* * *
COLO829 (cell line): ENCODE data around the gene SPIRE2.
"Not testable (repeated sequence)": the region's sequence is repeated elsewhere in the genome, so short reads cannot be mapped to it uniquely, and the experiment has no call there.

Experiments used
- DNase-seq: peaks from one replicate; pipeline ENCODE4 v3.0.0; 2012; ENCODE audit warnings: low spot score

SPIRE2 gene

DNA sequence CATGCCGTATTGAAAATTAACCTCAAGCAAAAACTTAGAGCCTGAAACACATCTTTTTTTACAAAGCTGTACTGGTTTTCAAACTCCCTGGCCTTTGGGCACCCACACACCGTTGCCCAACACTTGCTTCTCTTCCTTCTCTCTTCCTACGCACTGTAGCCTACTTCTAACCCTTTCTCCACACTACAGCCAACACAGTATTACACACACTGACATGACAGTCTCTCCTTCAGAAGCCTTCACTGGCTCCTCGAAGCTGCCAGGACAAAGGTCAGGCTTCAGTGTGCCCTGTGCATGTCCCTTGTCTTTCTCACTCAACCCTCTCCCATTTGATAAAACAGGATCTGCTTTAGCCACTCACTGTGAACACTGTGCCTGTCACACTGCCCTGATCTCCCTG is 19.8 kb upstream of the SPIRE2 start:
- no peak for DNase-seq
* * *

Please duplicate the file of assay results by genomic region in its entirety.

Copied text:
COLO829 (cell line): ENCODE data around the gene SPIRE2.
"Not testable (repeated sequence)": the region's sequence is repeated elsewhere in the genome, so short reads cannot be mapped to it uniquely, and the experiment has no call there.

Experiments used
- DNase-seq: peaks from one replicate; pipeline ENCODE4 v3.0.0; 2012; ENCODE audit warnings: low spot score

SPIRE2 gene

DNA sequence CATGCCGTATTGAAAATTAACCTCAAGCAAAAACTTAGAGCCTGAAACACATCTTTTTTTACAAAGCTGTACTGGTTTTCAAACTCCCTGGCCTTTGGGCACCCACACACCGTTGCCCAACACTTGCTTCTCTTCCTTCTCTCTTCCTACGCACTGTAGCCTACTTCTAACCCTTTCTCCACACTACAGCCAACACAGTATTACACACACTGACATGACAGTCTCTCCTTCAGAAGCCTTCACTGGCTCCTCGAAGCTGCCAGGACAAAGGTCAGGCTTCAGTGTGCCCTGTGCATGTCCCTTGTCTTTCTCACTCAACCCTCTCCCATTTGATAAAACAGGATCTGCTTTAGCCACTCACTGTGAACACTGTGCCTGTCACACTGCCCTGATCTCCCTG is 19.8 kb upstream of the SPIRE2 start:
- no peak for DNase-seq